In my opinion: the unexpected saviour of the retail experience?

By Samantha Losey, managing director, Unity

Losey: digital has boosted consumer expectations around the look, feel and visual identity of any brand

I travel down Oxford Street most days on my journey to the office and am constantly struck by two, rather obvious, things; firstly the extraordinary number of shops that are simply empty and the concomitant property management groups trying desperately to package them up and sell them off and, the truly shocking level of investment made in the outward presentation and visual merchandising of the stores that are still standing. It is a shadow of its former self, a physical representation of the state of physical retail in the UK and a harrowing reminder that if we don’t innovate and evolve we die. 

It seems to me that there is a crucial component missing in the brand thinking that leaves your literal shop windows looking like a forgotten bottega and that is the powerful and all-consuming rise of visual literacy among consumers of all ages, stages and backgrounds. The digital world has done one thing in abundance and that is boost consumer expectations around the look, feel and visual identity of any brand, regardless of what they are selling.

Between Instagram, Snap Chat, Tik Tok, Pinterest and the myriad other platforms used to collate imagery, video and interactive content there has been a phenomenal rise in the base-level literacy of the consumer not only with regards to product and brand origin but crucially aesthetic expectation. Without knowing it brands, who have invested so heavily in their digital footprints – to the significant detriment of their physical spaces – have created a monster when it comes to the highly visual, interactive representations that their core audiences have come to expect. 

Why is it only specialised department stores who continue to invoke the power of exceptional, transformative VM when it is clearly such a point of differentiation and driving customers back in store? Yes we can say that this is about destination marketing and the power of the stunning Liberty windows to create a sense of the brand in physical form, but who said everyone else could opt out of the visual economy? This is where audiences are now, yes they are online, no doubt they shop differently but fundamentally, now more than ever they are looking for beauty and inspiration regardless of demographic or aesthetic taste. As I pootle down Oxford Street Selfridges is like the great ‘bright’ hope, the last brand standing in terms of entertaining, eliciting joy or in any other way actively asking consumers to come in and see what lies behind the exceptional windows.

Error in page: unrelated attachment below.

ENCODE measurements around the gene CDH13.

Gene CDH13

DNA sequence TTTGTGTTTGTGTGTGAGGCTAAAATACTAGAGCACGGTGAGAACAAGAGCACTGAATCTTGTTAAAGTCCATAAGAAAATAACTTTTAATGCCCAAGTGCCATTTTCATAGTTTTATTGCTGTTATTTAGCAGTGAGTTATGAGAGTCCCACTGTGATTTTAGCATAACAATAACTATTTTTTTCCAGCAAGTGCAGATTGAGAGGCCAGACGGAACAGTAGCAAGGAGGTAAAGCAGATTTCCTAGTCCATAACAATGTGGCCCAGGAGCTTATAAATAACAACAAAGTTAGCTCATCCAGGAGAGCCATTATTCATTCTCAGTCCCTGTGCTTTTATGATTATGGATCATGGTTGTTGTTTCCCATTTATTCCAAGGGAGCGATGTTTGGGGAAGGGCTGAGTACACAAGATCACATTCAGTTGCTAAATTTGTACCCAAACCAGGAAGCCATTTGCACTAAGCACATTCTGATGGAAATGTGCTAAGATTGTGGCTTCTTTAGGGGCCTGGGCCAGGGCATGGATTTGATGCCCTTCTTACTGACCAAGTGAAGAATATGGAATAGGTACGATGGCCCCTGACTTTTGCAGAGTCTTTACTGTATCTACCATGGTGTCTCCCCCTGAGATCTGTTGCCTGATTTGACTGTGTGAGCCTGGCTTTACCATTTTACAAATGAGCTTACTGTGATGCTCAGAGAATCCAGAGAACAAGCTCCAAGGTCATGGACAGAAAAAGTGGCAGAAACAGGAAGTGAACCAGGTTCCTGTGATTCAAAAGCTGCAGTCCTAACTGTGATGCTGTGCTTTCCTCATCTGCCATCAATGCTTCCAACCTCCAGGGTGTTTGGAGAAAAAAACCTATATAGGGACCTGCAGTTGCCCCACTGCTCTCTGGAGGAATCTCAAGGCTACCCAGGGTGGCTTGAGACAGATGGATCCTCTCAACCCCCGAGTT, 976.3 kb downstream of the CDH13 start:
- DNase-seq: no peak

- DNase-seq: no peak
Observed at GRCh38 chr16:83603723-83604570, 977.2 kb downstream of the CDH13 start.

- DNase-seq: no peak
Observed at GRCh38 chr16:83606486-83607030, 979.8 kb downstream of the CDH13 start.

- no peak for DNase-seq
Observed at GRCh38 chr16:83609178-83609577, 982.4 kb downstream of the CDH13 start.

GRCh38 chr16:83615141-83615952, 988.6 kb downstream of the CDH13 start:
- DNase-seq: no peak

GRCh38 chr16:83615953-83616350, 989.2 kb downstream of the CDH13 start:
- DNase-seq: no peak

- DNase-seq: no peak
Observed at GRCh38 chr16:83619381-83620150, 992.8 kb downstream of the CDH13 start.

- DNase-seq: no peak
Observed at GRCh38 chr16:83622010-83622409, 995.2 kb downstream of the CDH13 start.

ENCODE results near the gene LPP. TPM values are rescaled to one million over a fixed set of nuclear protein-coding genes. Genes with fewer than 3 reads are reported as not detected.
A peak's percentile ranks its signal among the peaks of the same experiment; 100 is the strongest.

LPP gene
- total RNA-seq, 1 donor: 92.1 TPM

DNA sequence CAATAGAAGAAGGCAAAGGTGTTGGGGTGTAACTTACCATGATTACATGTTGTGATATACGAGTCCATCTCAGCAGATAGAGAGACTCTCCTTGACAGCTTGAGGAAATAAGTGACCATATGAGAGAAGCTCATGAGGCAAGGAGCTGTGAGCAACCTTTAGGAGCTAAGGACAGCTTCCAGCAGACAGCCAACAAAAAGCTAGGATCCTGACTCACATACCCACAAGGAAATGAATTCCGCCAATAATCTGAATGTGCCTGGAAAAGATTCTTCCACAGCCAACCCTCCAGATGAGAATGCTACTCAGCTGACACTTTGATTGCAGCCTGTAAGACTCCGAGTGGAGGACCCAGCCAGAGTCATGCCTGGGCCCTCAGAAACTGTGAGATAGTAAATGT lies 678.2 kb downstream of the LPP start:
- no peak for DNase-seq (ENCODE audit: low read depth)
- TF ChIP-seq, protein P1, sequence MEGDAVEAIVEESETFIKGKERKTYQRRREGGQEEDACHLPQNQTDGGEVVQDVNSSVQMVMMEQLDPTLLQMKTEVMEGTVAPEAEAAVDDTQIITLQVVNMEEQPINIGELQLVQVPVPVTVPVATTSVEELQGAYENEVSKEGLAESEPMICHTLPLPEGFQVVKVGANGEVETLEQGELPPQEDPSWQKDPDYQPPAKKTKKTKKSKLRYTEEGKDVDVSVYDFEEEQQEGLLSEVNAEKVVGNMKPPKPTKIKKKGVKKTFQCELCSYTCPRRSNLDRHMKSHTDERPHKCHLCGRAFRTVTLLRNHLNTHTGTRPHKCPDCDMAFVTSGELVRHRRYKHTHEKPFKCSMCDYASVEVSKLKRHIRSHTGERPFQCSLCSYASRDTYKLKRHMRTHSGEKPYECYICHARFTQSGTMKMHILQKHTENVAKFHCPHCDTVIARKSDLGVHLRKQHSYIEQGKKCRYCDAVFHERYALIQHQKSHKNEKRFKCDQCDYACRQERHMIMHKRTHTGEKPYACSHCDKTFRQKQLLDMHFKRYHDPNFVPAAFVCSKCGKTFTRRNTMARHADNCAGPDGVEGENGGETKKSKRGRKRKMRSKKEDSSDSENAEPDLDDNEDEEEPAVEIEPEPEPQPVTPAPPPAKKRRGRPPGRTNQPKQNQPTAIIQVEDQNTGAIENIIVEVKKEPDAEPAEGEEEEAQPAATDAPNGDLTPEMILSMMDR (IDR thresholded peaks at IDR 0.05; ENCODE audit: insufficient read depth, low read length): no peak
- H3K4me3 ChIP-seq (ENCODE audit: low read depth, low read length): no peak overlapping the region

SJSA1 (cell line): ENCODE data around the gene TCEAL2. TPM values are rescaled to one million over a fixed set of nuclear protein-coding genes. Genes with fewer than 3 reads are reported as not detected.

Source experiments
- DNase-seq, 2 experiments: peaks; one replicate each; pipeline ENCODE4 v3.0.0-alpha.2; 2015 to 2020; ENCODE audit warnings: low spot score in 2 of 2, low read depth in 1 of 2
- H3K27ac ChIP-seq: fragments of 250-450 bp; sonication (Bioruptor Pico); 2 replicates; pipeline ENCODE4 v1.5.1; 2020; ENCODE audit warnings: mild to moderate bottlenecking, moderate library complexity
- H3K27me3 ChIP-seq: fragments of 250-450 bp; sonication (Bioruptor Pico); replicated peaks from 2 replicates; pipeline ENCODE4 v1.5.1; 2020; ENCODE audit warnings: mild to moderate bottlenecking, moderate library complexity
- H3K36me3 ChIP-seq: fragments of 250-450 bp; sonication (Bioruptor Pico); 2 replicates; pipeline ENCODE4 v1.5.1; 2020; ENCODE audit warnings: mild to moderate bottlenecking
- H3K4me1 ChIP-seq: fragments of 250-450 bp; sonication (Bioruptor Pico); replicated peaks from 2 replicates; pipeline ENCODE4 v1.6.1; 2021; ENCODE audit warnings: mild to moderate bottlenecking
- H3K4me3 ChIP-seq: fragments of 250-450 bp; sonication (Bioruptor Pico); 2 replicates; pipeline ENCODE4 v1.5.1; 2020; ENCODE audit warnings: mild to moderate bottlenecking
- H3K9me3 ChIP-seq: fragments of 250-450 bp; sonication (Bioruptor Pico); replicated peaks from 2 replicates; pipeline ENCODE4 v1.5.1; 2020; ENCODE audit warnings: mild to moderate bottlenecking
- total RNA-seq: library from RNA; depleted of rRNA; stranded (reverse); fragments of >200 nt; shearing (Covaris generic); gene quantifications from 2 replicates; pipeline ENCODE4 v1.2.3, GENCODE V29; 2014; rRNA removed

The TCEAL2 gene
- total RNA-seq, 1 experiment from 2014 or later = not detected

This is now so much bigger than simply merchandising the latest looks well, this is the frontier on which user experience and physical customer journey is now being fought and the rest of the High Street needs to catch-up fast. The windows, whilst only ‘window dressing’ have a huge role to play in the way brands communicate with their customers and there is a singular lack of understanding about where audiences are truly at that is allowing brands to continue to under invest in their physical space. It’s a tough conversation as a brand manager, or a comms director or even a creative director to say ‘we need to make the stores beautiful again, the windows need to excite people’ when budgets are tight and everyone wants to throw them at digital ‘influencers’ or streetwear collaborations. But it has to be done, the reality is that the world has moved on and they are already used to looking, every day, at the aesthetically pleasing – if your physical isn’t matching up to your digital then watch your space tank.

Audiences are only getting more visually literate, their tastes for the beautiful in the everyday are only getting bigger and their expectations of what they need to see to actively engage with a brand, let alone go into a store are ever higher. They have an art gallery in their hand and as communicators brands are simply not leaning into this crucial insight about the shifting way they want to be fed product and experience. There is a reason that independent pop-up boutiques are doing better than everyone on the high street, and yes supporting local commerce plays a role in that but it isn’t because the age of big brand is over, it is because the age of the uninspiring is no longer acceptable. 

Over investment in digital to the detriment of the physical is how we have landed here, with household brands shutting stores every day, but the answer isn’t rooted in making the physical more digital, it is in making the physical more visual. This generation is indeed made up of digital natives but that inherently means it is made up of visual natives, audiences used to be communicated with through moving and static images. When I can look down at my phone and see the smallest of brands behaving like Bruce Webber why am I interested in a sad looking – totally non-representative – mannequin? I’m not, and until the High Street wises up to the way the digital world has changed the consumer, changed them in a way that should be highly profitable, it is going to stay left behind and unwanted. 

The possibilities and potential for physical retail excited me tremendously, there is so much that can be done to bring consumer back to IRL shopping, they are desperate for it, but brands are missing the mark and leaving a huge amount of revenue on the table as they do. I genuinely believe that a golden age of physical retail is possible, just look at those shopping ‘destinations’ that have no e-commerce footprint to speak of, but it requires a bit of investment and a bit of bravery and those will be the ultimate marker of who survives and who gets left behind.